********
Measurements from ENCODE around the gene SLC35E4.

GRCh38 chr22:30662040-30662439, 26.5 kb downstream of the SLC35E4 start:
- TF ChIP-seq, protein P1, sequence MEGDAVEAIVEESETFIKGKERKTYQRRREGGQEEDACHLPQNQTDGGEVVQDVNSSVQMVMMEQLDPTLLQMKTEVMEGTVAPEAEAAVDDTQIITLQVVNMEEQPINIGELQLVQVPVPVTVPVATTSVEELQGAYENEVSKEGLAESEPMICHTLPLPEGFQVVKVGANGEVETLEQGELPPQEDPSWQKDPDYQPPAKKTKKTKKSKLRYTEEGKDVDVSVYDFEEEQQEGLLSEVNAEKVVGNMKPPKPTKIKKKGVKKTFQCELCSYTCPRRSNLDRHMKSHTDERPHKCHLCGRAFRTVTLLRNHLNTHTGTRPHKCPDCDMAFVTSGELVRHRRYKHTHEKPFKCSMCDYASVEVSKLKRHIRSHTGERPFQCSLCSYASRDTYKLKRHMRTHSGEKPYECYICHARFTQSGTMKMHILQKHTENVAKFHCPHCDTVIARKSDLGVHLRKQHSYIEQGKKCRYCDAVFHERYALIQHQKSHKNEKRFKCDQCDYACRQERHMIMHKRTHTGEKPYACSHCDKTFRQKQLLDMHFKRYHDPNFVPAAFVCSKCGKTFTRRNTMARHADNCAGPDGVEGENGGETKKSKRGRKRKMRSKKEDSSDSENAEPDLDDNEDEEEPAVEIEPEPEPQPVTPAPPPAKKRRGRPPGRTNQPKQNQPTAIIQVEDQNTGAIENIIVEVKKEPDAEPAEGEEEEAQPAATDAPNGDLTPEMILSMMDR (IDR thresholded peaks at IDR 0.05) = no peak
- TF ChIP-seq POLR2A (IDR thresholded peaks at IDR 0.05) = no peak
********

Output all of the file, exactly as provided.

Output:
Measurements from ENCODE around the gene SLC35E4.

GRCh38 chr22:30662040-30662439, 26.5 kb downstream of the SLC35E4 start:
- TF ChIP-seq, protein P1, sequence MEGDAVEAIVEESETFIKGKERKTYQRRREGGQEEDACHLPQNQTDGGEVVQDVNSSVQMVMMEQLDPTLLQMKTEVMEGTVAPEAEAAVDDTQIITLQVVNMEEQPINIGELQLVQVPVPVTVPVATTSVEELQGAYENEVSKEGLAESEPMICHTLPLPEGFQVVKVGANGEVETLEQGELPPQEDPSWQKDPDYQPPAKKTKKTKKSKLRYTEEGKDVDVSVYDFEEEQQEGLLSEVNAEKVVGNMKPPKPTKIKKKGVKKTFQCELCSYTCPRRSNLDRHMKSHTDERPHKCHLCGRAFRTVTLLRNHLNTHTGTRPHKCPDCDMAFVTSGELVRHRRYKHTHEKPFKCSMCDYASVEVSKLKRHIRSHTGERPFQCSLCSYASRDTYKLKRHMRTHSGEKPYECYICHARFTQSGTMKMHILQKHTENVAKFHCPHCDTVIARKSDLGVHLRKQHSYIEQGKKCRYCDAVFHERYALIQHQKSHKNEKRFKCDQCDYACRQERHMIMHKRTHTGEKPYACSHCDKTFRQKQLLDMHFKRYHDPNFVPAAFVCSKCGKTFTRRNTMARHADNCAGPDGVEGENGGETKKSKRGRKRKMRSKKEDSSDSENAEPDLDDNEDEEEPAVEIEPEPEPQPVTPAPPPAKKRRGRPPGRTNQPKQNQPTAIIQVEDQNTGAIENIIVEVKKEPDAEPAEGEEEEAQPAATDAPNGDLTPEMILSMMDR (IDR thresholded peaks at IDR 0.05) = no peak
- TF ChIP-seq POLR2A (IDR thresholded peaks at IDR 0.05) = no peak